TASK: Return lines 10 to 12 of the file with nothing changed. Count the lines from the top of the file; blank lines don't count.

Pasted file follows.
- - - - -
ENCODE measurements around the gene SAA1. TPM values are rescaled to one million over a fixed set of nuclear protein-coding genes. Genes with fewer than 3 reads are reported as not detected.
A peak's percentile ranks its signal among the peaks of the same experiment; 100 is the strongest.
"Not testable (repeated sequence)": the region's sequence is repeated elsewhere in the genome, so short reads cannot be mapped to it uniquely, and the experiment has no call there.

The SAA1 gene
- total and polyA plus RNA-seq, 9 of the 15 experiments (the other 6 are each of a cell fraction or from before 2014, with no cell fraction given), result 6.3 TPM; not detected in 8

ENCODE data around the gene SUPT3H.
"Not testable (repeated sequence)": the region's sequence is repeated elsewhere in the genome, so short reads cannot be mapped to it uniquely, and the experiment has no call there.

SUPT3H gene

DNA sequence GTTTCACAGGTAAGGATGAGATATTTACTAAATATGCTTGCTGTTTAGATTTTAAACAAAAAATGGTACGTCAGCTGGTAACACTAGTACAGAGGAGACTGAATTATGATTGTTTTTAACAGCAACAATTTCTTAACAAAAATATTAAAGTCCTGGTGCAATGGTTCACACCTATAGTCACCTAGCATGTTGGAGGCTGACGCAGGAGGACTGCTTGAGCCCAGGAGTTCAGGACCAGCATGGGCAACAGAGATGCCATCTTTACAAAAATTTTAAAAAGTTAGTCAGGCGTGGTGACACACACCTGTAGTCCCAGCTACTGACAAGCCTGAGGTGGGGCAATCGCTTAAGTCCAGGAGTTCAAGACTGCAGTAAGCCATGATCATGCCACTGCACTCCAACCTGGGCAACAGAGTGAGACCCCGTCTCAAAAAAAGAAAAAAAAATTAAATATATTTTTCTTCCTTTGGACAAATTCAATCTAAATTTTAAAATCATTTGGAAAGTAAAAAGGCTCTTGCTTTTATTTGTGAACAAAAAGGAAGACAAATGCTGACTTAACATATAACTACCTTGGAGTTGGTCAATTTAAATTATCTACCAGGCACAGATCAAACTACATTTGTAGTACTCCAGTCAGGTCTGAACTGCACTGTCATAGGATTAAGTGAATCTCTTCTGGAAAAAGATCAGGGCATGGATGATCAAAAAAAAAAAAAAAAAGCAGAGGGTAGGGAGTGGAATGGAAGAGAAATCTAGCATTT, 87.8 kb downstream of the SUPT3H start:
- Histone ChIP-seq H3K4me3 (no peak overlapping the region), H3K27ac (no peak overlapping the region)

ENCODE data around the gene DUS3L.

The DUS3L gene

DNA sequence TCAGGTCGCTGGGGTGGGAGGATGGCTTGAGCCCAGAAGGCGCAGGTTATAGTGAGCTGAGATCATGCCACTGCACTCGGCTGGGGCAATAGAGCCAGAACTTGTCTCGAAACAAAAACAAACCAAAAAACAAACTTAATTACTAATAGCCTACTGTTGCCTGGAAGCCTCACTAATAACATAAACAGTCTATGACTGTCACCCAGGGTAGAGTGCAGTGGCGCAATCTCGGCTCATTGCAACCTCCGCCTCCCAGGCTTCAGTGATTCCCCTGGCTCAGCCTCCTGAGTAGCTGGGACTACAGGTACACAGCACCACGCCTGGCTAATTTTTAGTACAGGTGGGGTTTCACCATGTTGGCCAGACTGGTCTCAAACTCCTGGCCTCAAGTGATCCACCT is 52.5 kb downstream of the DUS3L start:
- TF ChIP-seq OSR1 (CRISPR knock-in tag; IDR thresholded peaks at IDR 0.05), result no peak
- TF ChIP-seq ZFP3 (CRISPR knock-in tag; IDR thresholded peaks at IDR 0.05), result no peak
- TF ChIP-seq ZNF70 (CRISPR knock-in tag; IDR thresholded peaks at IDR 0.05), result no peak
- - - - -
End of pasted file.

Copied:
- Histone ChIP-seq H3K4me3 (no peak overlapping the region), H3K27ac (no peak overlapping the region)

ENCODE data around the gene DUS3L.

The DUS3L gene